The Bottomless Bag (2017) Yakhonty Ubystvo **** Russian Film Week 2018

November 17th, 2018
Author: Meredith Taylor

Dir: Rustam Khamdamov | Fantasy Drama | Russia, 2017 | 104′

Akira Kurosawa was not the only auteur to be entranced by the Japanese classic story on which he based Rashomon. Filmmaker turned artist Rustam Khamdamov reimagines ‘In a Grove’ 1922) in a different light, as a truly weird and wonderful folklore fantasy, transported the 19th century Russia of Zsar Nicholas II, and enhanced by its evocative monochrome aesthetic.

This film within a film, stars Svetlana Nemolyaeva as a female courtier who regales the monarch and his empress with stories, the deadlier the better. One day the a fairytale about his son’s mysterious murder, and we experience three different versions of the event, told from , played by iconic Russian film star ​Svetlana Nemolyaeva, tells the czar a fairy tale about his son’s murder, and we see three different versions of this event.

With echoes of the silent era and references to Russian and European folklore, Khamdamov creates a poetically spellbinding atmosphere of wonder, set in this regal castle deep in the woods near St. Petersburg. But mysterious events are also unfolding in the castle itself. The courtier is looking for a bag of precious jewels (which we see in the hand of a soldier, as the film opens), the palace ghost has concealed the gems in the Christmas tree but is trying to thwart her efforts to relinquish the bag. The courtier is also accused of conspiring with the royal’s assassin. In order to solve the mystery she lies down on a polar bearskin rug and tries to commune with the house spirit, who is hiding in a chandelier. Meanwhile in the forest, a witch (Demidova), drinks her grandson’s urine from a golden bowl, and walks off into the darkness to solve the case. In the end, the courtier discovers the jewels, and leaves the wintry palace on skis, after the servants have stuffed her bag full of everything they can lay their hands on.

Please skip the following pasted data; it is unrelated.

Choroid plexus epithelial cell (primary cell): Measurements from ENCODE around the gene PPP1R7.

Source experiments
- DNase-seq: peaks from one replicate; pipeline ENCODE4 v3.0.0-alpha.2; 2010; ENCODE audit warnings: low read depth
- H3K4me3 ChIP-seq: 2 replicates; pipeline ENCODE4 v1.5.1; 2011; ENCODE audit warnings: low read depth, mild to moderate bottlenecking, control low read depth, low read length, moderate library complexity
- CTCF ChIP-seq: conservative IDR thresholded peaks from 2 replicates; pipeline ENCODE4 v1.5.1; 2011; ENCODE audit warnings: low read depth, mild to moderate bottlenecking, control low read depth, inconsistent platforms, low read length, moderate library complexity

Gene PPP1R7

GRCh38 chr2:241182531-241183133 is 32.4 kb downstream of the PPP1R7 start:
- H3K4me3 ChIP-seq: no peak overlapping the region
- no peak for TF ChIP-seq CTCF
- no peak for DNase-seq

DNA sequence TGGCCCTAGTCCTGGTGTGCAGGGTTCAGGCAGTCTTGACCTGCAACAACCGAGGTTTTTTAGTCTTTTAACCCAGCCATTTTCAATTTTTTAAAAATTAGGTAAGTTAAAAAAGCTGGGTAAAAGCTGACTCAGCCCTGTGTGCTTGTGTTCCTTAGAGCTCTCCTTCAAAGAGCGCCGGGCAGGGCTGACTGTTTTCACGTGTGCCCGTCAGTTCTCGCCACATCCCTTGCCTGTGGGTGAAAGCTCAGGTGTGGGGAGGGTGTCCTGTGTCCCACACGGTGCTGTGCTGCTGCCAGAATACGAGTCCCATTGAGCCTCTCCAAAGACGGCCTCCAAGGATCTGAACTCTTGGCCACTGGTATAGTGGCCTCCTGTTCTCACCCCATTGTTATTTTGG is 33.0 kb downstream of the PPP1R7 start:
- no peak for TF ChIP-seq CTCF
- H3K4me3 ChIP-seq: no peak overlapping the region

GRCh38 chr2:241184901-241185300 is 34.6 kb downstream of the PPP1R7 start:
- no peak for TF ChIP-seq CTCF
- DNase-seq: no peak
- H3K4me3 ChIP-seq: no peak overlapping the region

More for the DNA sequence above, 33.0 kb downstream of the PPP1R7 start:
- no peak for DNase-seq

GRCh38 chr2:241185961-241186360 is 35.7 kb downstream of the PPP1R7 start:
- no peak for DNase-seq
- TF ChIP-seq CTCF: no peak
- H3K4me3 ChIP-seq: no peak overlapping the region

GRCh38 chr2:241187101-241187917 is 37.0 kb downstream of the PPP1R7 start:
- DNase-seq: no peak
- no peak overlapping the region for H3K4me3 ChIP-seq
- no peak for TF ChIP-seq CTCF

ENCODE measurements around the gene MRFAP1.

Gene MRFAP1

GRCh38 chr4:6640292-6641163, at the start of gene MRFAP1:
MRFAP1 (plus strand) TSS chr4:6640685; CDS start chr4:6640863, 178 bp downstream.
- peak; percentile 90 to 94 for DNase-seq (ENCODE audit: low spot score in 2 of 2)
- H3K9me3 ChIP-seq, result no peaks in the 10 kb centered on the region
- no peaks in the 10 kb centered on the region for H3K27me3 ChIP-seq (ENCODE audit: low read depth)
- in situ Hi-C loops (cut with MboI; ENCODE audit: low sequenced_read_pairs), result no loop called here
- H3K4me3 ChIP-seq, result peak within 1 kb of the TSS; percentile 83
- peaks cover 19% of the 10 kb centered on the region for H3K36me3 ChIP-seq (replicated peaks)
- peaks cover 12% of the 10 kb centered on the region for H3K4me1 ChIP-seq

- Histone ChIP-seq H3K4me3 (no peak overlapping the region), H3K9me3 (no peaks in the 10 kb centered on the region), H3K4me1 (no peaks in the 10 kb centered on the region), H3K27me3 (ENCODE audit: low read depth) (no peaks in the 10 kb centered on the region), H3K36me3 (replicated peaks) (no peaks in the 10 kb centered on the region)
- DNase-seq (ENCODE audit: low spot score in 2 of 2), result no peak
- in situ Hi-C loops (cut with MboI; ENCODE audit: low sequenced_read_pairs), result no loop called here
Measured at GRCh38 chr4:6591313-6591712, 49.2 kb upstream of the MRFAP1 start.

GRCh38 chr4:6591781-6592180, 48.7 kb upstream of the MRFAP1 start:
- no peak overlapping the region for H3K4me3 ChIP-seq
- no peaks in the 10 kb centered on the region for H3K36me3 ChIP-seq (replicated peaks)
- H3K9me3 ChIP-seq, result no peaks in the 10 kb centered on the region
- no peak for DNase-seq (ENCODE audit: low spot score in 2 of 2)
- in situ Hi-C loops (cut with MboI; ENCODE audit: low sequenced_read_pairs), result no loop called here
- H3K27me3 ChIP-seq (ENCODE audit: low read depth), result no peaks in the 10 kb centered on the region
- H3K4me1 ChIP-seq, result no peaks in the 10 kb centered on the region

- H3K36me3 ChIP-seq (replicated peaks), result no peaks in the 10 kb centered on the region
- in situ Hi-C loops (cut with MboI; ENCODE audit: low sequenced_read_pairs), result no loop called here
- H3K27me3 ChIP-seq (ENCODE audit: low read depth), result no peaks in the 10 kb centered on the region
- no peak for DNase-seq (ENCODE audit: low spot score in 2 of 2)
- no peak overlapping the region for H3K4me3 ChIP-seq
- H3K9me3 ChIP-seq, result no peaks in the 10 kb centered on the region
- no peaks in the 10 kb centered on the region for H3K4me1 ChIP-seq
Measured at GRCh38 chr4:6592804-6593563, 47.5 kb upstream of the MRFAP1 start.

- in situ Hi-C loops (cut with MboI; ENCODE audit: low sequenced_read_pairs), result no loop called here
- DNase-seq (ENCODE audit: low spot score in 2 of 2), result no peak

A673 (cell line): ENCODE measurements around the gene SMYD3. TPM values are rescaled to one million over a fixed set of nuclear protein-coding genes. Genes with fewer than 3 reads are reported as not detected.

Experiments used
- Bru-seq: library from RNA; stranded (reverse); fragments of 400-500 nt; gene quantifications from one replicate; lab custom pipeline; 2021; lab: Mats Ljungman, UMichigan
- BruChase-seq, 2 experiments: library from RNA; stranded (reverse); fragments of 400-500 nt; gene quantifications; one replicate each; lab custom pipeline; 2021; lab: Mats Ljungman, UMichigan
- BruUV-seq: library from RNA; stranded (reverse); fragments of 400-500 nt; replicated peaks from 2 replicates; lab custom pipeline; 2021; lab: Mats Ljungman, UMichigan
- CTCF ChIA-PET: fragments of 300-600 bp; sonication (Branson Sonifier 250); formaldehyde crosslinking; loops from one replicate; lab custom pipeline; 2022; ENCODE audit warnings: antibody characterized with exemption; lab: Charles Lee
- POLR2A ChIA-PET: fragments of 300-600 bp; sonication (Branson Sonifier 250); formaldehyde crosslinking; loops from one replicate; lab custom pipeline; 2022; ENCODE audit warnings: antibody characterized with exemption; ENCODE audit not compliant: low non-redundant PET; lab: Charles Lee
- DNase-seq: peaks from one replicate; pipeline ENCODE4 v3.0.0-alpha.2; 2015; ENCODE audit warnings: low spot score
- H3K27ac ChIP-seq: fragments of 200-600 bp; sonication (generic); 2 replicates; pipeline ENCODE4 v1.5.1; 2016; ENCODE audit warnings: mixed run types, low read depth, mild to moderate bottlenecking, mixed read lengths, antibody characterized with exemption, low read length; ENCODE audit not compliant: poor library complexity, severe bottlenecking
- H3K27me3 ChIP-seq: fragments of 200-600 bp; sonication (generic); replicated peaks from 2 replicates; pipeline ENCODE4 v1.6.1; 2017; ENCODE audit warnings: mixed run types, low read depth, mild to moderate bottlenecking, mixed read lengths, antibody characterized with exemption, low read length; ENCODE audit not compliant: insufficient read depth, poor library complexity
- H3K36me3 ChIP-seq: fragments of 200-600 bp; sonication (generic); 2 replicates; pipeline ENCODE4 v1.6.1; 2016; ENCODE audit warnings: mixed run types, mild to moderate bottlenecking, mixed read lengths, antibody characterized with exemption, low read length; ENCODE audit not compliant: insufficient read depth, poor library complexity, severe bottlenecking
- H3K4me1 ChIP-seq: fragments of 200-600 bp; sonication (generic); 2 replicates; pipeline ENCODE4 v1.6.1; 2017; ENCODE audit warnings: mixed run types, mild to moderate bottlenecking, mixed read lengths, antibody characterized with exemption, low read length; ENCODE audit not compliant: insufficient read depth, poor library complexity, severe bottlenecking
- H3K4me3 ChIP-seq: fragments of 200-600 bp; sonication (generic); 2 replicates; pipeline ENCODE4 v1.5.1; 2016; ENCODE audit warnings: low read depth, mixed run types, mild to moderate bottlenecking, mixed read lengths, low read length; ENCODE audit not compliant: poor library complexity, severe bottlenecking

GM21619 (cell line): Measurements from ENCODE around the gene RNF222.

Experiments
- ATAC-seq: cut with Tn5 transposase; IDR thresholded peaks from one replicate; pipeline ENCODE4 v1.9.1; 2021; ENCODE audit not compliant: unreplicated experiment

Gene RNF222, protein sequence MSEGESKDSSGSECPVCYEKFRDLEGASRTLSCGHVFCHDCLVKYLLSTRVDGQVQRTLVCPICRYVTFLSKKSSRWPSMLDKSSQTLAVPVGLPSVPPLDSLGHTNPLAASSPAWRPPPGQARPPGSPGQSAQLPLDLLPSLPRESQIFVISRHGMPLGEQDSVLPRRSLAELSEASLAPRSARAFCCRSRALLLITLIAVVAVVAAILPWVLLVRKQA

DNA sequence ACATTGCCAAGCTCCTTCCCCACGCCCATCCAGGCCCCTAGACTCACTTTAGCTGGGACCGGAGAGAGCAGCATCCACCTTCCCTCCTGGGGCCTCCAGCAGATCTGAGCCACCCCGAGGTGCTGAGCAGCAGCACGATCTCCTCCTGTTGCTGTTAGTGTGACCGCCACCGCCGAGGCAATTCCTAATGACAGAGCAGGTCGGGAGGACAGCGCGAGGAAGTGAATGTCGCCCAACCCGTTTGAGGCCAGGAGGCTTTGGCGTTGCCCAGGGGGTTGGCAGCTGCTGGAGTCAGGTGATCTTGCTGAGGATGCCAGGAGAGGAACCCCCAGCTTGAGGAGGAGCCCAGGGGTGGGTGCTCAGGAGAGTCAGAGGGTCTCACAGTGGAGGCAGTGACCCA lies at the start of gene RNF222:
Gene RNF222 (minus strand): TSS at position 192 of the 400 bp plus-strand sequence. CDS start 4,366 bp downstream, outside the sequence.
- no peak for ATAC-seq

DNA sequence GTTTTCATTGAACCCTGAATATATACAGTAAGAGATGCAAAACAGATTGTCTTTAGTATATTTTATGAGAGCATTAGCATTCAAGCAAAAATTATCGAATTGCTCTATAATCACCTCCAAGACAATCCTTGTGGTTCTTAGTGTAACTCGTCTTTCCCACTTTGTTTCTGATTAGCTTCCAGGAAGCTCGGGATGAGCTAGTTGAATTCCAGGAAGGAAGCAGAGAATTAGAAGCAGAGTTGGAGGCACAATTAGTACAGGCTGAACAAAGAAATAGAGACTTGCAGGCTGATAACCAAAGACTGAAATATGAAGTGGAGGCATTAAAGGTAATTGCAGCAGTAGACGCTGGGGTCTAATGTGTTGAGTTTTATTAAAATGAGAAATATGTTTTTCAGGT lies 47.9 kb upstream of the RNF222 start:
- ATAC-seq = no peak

The Bottomless Bag actually takes its title from A Thousand and One Nights, Baba Yaga – a witch from Russian legends – is played by Alla Demidova. Sumptious and vaguely ironic, this treasure trove of dreamlike set pieces in a filmic foray into the uncovered depths of Russian culture. The only chagrin is that after his Cannes success with Anna Karamazov (1991) Khamdamov has decided to work exclusively as a visual artist: imagine what Russian cinema is missing without his remarkable talents. AS/MT


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